Sociology Index

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PARTICIPATORY RESEARCH

Participatory research focuses on a process of sequential reflection and action, carried out with and by local people rather than on them. In participatory research, participants have control over the research agenda, the process and actions. In participatory research, the subjects, usually oppressed or exploited groups, are fully involved in the research, from the designing of topics to the analysis of data. The findings of participatory research are useful and emancipatory. As community-based participatory research matures, tensions have become recognized that challenge the mutuality of the research relationship, and the role of research in social change.

Participatory Research In Health

The International Collaboration for Participatory Health Research was created in 2009 as a place to bring together internationally the application of participatory research approaches to address health issues. Participatory Health Research is done in many different countries and under widely varying conditions. Participatory Health Research is often viewed as being a means for achieving positive transformation in society in the interest of people's health, for example by changing the way health professionals are educated, the way health care institutions work, and the politics and policies affecting the health of society. Although qualitative research and Participatory Health Research are distinct, each is an open-ended project which resists attempts to impose a single, umbrella-like paradigm over the entire project. (Denzin & Lincoln 2011). Participatory Health Research, and participatory research more generally, cannot be confined to a narrow set of epistemological principles (Fals-Borda & Rahman 1991). Part of Participatory Health Research richness and appeal is the range of paradigms, strategies of inquiry, and methods of analysis that researchers can draw upon and utilize.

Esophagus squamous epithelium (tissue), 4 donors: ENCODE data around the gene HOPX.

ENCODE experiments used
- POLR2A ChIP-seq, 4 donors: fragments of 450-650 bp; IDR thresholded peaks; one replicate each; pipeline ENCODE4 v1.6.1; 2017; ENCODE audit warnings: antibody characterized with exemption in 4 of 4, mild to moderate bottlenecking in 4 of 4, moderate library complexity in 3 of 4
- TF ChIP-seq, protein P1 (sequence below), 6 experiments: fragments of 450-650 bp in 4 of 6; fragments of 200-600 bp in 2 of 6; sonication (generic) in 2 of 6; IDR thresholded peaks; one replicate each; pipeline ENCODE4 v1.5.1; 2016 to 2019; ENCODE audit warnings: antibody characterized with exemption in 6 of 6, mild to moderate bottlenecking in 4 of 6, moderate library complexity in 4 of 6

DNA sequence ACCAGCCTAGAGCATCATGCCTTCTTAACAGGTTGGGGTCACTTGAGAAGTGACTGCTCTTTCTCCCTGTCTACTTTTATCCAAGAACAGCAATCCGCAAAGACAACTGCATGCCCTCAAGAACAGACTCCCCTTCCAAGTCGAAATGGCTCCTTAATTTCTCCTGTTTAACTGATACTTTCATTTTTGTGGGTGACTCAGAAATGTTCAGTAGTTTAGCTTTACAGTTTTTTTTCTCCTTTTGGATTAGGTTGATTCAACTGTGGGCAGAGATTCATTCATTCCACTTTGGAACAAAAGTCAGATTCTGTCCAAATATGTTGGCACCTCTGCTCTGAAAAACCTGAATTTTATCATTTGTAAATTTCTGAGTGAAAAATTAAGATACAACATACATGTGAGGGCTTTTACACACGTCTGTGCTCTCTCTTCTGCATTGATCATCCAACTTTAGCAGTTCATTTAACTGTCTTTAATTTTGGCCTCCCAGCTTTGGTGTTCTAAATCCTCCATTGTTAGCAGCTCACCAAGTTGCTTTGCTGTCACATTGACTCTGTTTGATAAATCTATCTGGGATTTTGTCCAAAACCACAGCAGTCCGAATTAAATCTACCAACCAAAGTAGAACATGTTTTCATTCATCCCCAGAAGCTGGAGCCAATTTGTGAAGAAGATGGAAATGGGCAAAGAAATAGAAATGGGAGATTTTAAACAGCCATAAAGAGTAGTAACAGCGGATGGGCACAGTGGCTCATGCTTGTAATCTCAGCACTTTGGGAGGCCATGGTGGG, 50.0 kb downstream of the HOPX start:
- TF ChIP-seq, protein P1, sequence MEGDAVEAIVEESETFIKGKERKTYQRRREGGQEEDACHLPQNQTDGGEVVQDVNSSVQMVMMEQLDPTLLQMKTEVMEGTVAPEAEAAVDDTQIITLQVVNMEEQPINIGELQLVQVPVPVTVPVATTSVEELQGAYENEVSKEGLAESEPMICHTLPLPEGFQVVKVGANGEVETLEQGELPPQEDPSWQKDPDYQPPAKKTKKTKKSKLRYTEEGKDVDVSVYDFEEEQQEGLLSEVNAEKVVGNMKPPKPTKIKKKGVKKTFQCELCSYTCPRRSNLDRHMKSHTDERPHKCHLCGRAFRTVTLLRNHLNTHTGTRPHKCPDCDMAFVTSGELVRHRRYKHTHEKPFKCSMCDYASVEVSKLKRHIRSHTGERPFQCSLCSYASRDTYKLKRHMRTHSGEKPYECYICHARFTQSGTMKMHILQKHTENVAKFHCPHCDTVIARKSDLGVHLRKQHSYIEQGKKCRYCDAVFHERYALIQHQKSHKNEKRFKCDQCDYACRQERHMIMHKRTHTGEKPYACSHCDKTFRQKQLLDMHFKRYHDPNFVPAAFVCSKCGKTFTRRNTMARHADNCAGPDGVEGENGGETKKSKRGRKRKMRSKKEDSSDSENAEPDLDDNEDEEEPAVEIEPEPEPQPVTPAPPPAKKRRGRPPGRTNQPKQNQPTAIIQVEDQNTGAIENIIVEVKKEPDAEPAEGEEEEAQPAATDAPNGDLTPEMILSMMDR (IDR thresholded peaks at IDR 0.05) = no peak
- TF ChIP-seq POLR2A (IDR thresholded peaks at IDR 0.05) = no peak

Participatory Research Abstracts

Participatory Research In Education. Unpacking Participatory Research in Education. - Helen P. Hansen, Jennaya Ramstead, Stephen Richer, Susan Smith, Mary Stratton. Abstract: The authors of this paper are members of Ottawa Participatory Researchers in Education. The paper examines and problematizes three elements typically ascribed to non-traditional research approaches: a social action focus, a transformative objective, and a participatory research process. Particular emphasis is placed on the questions of who participates. It is argued that in order to further a democratic research process, equality of opportunity to participate cannot be assumed at any stage of the research process.